The Statistical Package for the Social Science version 24 (SPSS 24) was used to analyze the collected data. Analysis included the overall characteristics of the population, the CESD-R score and depression status, and perceptions of mental health care services. For the analysis, independent t-tests and chi-square tests were used as appropriate. Additionally, a composite variable was created examining women at-risk for depression which was comprised of one or more of the following: a score of 16 or higher on the CESD-R, self-report of depression or a diagnosis of depression in the past.

Ethics approval

This study was approved by the University of Illinois College of Medicine at Rockford IRB, Rockford, Illinois (approval no. 20170020).


Of 265 women approached at the clinical, primary care site in Pittsfield, 204 agreed to participate (77.0%); 198 completed the survey (74.7%). Nine women were excluded because their RUCA code was urban, resulting in a study sample of 189 women.

Table 1 presents demographic background and information on the study participants. Average age was 45.8 years, with most women married or living with their partner: 62.1%. 103 women (56.0%) had some college or a college degree. Only 8.7% had not completed high school. 89 (49.7%) of the women reported that they were currently working, with 31 (17.3%) retired and the remaining 59 (33.0%) currently not employed.

Characteristics Frequency and (Percentage)
Age in years (n=182) Mean 45.81; SD=18.1
18-29 41 (22.5)
30-39 40 (22.0)
40-64 66 (36.3)
≥65 35 (19.2)
Education (n=184)
> 6th grade, did not complete high school 16 (8.7)
High school 55 (29.9)
Some college 61 (33.2)
College degree 42 (22.8)
Other 10 (5.2)
Marital status (n=182)
Single 32 (17.6)
Married/living with partner 113 (62.1)
Widowed 16 (8.8)
Divorced 15 (8.2)
Other 6 (3.3)
Employment (n=179)
Yes 89 (49.7)
No 59 (33.0)
No, retired 31 (17.3)
General health status (n=183)
Excellent/Very good/ Good 143 (78.1)
Fair/Poor 40 (21.9)
Number of chronic diseases (n=185) Mean 2.3, Range=0 to 9
0 43 (23.2)
1 40 (21.6)
2 27 (14.6)
>2 75 (40.5)

Table 1: Demographic and background information of female participants living in rural Illinois.

The majority of respondents (78.1%) classified their health as excellent, very good or good, with 21.9% indicating health as fair or poor. The mean number of chronic health problems in all women was 2.3, with the list of chronic health problems including: asthma, arthritis, back pain, cancer, chronic pain, diabetes, headaches, heart disease, high cholesterol, hypertension/high blood pressure, obesity, stroke and the option of mentioning other. 23.2 percent of women reported no chronic health problems. Arthritis and hypertension/high blood pressure were the most common chronic diseases with both 30.3 percent. Back pain (29.7%) and headaches (28.6%) were also often mentioned.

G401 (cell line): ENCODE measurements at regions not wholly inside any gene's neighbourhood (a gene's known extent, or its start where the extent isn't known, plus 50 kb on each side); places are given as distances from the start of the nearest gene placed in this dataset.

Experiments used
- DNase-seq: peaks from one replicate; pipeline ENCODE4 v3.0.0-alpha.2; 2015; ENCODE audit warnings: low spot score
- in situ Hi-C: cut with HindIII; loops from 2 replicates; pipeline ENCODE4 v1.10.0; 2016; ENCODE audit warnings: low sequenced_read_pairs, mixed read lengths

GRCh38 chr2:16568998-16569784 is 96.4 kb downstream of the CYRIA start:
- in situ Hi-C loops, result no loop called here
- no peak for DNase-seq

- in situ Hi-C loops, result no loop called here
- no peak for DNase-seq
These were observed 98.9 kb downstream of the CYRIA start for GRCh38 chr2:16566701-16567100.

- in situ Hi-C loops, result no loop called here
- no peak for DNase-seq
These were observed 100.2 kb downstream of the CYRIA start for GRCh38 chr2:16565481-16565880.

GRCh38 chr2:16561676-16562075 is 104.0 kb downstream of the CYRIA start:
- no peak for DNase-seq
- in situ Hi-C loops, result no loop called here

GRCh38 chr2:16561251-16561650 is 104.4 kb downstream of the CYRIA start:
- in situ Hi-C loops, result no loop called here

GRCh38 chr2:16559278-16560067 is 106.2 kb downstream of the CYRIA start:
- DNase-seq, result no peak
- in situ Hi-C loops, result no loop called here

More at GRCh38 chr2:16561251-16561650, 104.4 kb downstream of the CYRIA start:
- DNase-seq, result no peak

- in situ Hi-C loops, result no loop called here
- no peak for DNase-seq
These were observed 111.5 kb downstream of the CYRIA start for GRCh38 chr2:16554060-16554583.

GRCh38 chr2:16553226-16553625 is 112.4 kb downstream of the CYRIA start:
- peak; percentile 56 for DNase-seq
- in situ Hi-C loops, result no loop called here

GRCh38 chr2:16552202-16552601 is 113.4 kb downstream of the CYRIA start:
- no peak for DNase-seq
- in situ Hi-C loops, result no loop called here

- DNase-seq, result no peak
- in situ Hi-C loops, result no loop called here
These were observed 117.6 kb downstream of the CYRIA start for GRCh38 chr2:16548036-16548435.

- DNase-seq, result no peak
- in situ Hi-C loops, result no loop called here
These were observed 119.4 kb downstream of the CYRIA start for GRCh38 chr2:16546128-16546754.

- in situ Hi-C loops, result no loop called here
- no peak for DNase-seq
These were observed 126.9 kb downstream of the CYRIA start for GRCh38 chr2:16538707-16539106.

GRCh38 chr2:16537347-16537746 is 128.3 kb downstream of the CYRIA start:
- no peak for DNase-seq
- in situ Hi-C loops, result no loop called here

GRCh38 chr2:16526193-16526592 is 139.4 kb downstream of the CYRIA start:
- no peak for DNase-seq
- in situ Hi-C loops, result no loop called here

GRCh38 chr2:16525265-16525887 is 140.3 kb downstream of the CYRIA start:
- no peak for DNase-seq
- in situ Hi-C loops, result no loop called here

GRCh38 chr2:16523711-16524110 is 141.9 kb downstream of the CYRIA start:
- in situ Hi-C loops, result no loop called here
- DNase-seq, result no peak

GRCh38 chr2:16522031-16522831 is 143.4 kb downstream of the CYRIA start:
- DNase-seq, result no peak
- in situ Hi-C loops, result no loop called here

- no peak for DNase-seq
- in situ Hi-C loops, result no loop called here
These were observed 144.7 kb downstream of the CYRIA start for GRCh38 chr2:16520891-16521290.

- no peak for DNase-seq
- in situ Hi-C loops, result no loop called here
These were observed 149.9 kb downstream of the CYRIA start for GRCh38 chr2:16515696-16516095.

Prevalence of depression

Out of the 189 women, 81 women (44.3%) indicated they had previously been diagnosed with depression. 39 women (21.7%) had been depressed in the past but did not feel depressed at the time of the study; 47 women (26.1%) indicated they currently felt depressed. 94 women (52.2%) did not indicate depression in the past or present. 129 women (70.9%) had a CESD score of less than 16. 53 women (29.1%) screened positive for signs of depression with a CESD score of 16 or higher.

Table 2 shows the relationship between self-report of depression and screening positive on the CESD-R test. 20 percent with selfreported depression also had a positive CESD-R score; 9.7% who did not self-report depression screened positive on the CESD-R. Additionally, 6.3% did not screen positive on the CESD-R but self-reported depression.

Variables CESD score Total
0-15 16 and higher
Depressed No Count 112 17 129
% of Total 64.0% 9.7% 73.7%
Yes Count 11 35 46
% of Total 6.3% 20.0% 26.3%
Total Count 123 52 175
% of Total 70.3% 29.7% 100.0%

Table 2: Relationship between self-report of depression versus positive screening on CESD.

Table 3 summarizes who said yes to one of the three options of currently depressed, CESD-R score of 16 or higher and previously diagnosed depression. If one or more indicated yes, the participant was defined as at-risk. This resulted in 50.9% of the women being at-risk for depression.

Variables Frequency Valid Percent
At risk None of the three options 85 49.1
One of the three options 32 18.5
Two of the three options 26 15.0
All three options 30 17.3
Total 173 100

Table 3: At-risk factor for women, with 0 not at risk. Other at risk with one or more of the three options: Currently depressed, CESD score ≥ 16 and previous diagnosed depression.